Alun Wyn Jones has returned to the Lions tour as captain after dislocating his shoulder
Credit: GETTY IMAGES
So far on this tour to South Africa, the role of Lions captain has resembled a game of pass the parcel. From Alun Wyn Jones to Ken Owens (in game at Murrayfield) to Conor Murray later that evening. Then in the South African provincial games it has gone: Stuart Hogg, Iain Henderson, Jamie George, Murray and back to Hogg.
The final shred of wrapping, however, will not be ripped open until the squad for the first Test is announced on Thursday and there is no certainty that any of the above names will be in the starting XV. The Test captaincy is distinct from the tour captaincy which Jones has taken back from Murray, who was happy to step aside. “Conor was the first to admit that he was more than comfortable for Alun Wyn to come back and it’s a measure of him as a person as well as anything,” Gatland said on Saturday night. Then came a slight pause before the kicker. “We’ll see if Alun Wyn Jones is involved, though, or not involved, we’ll see who leads the team.”
If Gatland deems Jones ready to face the Springboks on Saturday then that would be problem solved. Given that he has recovered from a dislocated shoulder in less than three weeks then we can put nothing past the totemic 35-year-old. Yet, since the Six Nations concluded, Jones has played three matches for the Ospreys against the collective might of Newcastle, Scarlets and Dragons; seven minutes against Japan; and 26 minutes against a tiring Stormers team. No matter how great his powers of recovery that does not seem sufficient preparation for 80 minutes of going toe to toe with Eben Etzebeth and Lood de Jager.
Even before the tour, Gatland warned the tour captain possessed no automatic entry into the team. “Whoever is captain, you need to make sure you have that conversation with them to say: ‘You might be captain on tour but there is no guarantee that you are going to play in the Test matches.’” Gatland said.
There is a precedent here. Four years ago, tour captain Sam Warburton sat on the bench for the first Test against the All Blacks because he was still recovering from a knee injury. The reins were handed – to the surprise of many – to Ireland flanker Peter O’Mahony, who subsequently dropped out of the 23 for the next two Tests.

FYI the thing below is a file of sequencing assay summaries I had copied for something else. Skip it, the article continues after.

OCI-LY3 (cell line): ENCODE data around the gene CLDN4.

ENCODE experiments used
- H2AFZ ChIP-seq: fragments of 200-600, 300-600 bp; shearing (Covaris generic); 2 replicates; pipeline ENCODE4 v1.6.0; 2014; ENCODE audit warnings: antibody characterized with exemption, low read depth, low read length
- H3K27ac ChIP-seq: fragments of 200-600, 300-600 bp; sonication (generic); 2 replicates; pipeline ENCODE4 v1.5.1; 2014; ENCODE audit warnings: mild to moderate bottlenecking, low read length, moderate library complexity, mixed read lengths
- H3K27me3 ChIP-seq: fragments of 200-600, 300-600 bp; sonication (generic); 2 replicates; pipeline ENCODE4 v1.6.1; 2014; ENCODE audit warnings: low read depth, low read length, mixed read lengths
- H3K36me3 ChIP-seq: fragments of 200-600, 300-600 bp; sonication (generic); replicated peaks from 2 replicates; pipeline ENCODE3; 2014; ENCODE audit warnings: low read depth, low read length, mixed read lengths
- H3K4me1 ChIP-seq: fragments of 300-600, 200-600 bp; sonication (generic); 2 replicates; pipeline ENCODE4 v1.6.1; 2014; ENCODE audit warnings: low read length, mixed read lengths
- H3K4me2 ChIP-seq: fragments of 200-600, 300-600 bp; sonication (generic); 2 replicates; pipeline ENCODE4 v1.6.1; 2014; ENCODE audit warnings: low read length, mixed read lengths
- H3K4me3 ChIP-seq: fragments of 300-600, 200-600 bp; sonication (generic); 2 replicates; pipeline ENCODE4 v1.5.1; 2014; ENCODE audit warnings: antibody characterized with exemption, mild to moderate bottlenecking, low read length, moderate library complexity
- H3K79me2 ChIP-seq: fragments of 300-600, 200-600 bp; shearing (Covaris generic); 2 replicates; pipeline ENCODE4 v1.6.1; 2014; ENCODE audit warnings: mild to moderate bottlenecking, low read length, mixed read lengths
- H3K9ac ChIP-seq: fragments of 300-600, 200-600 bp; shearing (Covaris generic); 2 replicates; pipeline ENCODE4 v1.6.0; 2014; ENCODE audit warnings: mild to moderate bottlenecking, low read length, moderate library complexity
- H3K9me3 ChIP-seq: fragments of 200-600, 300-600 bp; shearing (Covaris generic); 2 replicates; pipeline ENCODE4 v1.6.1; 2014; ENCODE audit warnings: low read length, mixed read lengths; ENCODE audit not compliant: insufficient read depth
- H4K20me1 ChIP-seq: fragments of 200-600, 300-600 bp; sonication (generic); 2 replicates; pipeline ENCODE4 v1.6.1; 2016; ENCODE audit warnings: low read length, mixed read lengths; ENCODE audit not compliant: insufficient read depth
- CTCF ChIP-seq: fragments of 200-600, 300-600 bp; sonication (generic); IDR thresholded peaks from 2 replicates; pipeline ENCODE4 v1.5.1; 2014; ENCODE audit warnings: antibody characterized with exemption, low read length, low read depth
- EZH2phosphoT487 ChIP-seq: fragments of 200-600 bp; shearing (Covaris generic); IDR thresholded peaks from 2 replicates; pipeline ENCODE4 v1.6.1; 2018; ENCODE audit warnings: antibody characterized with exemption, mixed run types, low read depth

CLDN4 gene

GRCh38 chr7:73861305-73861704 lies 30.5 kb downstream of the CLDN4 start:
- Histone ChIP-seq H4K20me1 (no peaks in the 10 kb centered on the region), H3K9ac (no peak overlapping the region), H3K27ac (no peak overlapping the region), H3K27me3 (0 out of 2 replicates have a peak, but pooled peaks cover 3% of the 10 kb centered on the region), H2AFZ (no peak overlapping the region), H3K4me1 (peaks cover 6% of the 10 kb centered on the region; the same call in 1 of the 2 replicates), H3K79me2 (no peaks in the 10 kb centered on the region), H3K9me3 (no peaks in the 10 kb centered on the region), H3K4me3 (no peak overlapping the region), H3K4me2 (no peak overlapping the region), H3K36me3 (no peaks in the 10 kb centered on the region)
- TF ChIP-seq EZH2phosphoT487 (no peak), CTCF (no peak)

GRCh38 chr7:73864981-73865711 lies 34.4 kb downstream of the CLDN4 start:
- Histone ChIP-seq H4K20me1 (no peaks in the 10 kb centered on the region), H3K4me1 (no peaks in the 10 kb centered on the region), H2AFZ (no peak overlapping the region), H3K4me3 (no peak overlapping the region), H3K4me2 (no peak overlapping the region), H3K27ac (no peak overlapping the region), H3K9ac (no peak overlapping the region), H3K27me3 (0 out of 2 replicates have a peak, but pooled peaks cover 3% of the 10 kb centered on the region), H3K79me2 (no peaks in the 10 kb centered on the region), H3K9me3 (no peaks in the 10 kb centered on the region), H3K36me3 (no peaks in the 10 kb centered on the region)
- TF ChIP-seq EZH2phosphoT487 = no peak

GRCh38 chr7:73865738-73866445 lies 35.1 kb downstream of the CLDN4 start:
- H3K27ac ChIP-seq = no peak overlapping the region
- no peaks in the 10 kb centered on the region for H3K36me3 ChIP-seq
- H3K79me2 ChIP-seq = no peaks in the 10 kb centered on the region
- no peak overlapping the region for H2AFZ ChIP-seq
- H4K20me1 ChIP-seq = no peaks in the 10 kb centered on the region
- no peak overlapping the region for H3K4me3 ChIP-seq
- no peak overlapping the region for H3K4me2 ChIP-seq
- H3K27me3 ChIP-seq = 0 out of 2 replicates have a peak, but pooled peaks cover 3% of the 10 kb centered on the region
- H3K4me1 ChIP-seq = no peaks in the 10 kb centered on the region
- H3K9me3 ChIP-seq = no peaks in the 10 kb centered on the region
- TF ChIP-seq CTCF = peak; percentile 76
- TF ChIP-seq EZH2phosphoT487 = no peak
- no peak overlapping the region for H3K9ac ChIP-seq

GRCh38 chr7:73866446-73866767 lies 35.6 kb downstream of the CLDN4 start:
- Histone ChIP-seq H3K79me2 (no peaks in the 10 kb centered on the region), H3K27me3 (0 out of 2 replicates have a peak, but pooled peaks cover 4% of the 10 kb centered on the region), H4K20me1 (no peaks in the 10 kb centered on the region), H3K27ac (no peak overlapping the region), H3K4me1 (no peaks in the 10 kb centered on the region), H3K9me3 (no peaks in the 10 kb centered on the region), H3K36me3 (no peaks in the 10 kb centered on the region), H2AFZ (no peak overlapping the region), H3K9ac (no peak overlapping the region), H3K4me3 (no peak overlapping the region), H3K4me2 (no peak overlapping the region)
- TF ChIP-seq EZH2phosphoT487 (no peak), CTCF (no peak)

Will Gatland throw another curveball? In part he may have to because the old adage of the captain must be one of the first names on the teamsheet is difficult to apply when only three or four players are nailed on for the first Test. On form, George and Owens are behind Luke Cowan-Dickie after his rip-roaring performance against the Stormers. Similarly, Ali Price must be considered the front-runner at scrum-half ahead of Murray, who has very little captaincy experience anyway. Hogg faces an almighty battle against Liam Williams at full-back and Henderson is one of six potential second rows vying for two spots.
Conor Murray was made tour captain before Alun Wyn Jones' remarkable recovery
Telegraph Sport also revealed last week that Gatland will not consider Owen Farrell, should he be selected, because of the “potential negativity” following England’s poor Six Nations, nor Maro Itoje, who was the frontrunner for the tour captaincy at the start of the year, to avoid adding “external pressure”. If Jones is not in the XV then options may be thin on the ground.
Does this matter? In a team of experienced internationals, brimming with leadership, the captain can be seen as little more than a figurehead whom the cameras focus on. For all the endless replays of Jim Telfer’s Everest speech, modern professionals need little in the way of Churchilian rallying cries.
Yet, the captain retains one critical function as his team’s conduit to the referee. This is a definite skill that can only be honed with experience. Warburton was never known for delivering tub-thumping teamtalks but he was a superb referee-whisperer, using Jedi-like mind powers to convince Romain Poite to reverse his decision and ensure a drawn series against New Zealand in 2017. Jones, too, exudes respect but total authority around referees. Contrast that with Farrell’s truculent teenager act that wins England few favours with the officials.
With the Tests so finely poised, the series is likely to be decided by one or two marginal refereeing decisions – just as it was four years ago. When Gatland and Springbok director of rugby Rassie Eramsus exchanged barbs about high tackles last week, they were not targeting each other but trying to plant subconscious seeds in the minds of the officiating crew. The Lions Test captain will need to further germinate those thoughts. Which makes Gatland’s choice critical.